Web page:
Disable WordPress Plugins From the Shell

Lately I’ve been working with a separate instance of my WordPress site for development and testing of plugins, my theme, etc. I have a helper script that orchestrates the pulling of files and copying of the database from the production server into the dev server. I found that it would be nice to disable certain plugins that I don’t want running in the dev instance (ie, plugins that notify search indexes when new posts are made) from within this script. I whipped up this script for that purpose:

% php wp_disable_plugins.php
Active plugins:
- add-to-feed/add-to-feed.php
- dynamic-categories-widget/dynamic-categories.php
- growmap-anti-spambot-plugin/growmap-anti-spambot-plugin.php
- link-to-post/link-to-post.php
- map-categories-to-pages/map-categories-to-pages.php
- mce-table-buttons/mce_table_buttons.php
- page-tagger/page-tagger.php
- php-enkoder/enkoder.php
- quotes-collection/quotes-collection.php

Specify plugin name(s) from above on the command line to disable them.
% php wp_disable_plugins.php add-to-feed/add-to-feed.php
Disabled 1/1 plugins.

That’s all there is to it.

This script is also helpful if a plugin goes haywire and for some reason prevents you from logging into the admin panel.

Update: Thanks to feedback from Mark Kreyman, I’ve updated the script so it picks up the $table_prefix from wp-config.php. This should prevent errors in a lot of installations.

Download: wp_disable_plugins.php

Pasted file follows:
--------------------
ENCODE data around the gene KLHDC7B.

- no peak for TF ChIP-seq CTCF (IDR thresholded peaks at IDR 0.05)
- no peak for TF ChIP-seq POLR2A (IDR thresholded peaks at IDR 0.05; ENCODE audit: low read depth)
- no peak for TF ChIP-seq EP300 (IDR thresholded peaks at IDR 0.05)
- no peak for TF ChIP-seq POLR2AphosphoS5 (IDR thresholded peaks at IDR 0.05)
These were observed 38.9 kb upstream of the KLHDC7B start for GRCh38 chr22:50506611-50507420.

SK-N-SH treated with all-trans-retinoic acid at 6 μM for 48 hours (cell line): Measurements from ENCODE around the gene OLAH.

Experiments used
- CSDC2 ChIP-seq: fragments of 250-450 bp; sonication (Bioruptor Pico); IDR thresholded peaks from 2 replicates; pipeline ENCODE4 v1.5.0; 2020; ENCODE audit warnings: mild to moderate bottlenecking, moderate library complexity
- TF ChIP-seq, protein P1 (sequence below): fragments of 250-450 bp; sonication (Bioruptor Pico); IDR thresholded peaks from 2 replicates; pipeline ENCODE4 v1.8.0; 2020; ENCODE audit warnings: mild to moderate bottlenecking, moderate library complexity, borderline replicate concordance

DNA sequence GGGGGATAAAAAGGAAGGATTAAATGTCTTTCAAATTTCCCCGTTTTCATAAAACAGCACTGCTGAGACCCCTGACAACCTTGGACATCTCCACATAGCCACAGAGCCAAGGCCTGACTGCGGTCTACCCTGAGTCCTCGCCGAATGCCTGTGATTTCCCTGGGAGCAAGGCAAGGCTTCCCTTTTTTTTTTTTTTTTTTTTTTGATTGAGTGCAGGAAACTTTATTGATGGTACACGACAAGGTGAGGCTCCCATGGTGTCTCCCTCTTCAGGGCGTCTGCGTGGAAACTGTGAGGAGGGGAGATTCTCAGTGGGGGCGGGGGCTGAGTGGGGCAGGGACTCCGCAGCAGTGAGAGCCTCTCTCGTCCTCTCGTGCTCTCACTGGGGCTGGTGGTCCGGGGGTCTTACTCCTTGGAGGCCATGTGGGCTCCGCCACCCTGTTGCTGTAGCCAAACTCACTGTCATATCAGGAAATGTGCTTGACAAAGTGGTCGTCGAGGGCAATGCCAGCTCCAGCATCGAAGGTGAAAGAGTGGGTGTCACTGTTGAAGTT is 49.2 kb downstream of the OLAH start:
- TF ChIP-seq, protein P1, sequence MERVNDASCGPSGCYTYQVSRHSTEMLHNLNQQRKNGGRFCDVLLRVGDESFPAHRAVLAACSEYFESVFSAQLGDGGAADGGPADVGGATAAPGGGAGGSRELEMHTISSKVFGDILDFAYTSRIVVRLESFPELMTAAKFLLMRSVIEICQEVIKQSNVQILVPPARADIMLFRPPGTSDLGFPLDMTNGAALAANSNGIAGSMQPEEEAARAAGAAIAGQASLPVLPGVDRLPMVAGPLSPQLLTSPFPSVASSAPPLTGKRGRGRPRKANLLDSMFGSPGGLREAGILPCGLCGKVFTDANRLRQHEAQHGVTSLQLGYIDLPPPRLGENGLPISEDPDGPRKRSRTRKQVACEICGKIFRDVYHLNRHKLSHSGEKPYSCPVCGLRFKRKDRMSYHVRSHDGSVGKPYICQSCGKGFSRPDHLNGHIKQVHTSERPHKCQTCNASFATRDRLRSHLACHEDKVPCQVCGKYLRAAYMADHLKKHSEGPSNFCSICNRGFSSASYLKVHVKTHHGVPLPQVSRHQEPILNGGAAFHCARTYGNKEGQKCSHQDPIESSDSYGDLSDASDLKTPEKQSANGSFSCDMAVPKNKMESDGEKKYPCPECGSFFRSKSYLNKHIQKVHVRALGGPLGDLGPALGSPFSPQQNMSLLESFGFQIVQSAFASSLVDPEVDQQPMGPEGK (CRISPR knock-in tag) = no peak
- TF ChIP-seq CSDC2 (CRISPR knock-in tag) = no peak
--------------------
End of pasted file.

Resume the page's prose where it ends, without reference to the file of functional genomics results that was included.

8 thoughts on “Disable WordPress Plugins From the Shell”

  1. Joel,

    Thank you so much for this script! WordPress lacks command line tools, imo, and your wp_disable_plugin script was a huge time-saver for me yesterday! A lot of pages I googled provided (duplicate) information about how to disable all plugins at once, but I found none, except your blog, that would help to disable a single plugin or two.

    I used your script in combination with the following script:

    http://bash.cyberciti.biz/file-management/read-line-by-line-separate-line-in-fields-2/

    It can read from a file with a list of cpanel usernames, one per line, and now whatever you can do with one account/wp blog, you can do the same with a hundred blogs! Just thought this information could be useful to somebody else as well…

    Thank you again!

  2. I like the idea of that script, however, I didn’t work for me with a plugin which was not parseable anymore after a server upgrade with a new PHP version.

    The script then failed with the same broken plugin.

    And actually, it is perfectly fine, when you’re already on shell level, to just move or delete the folder of the plugin in /wp-content/plugins/ to disable it.

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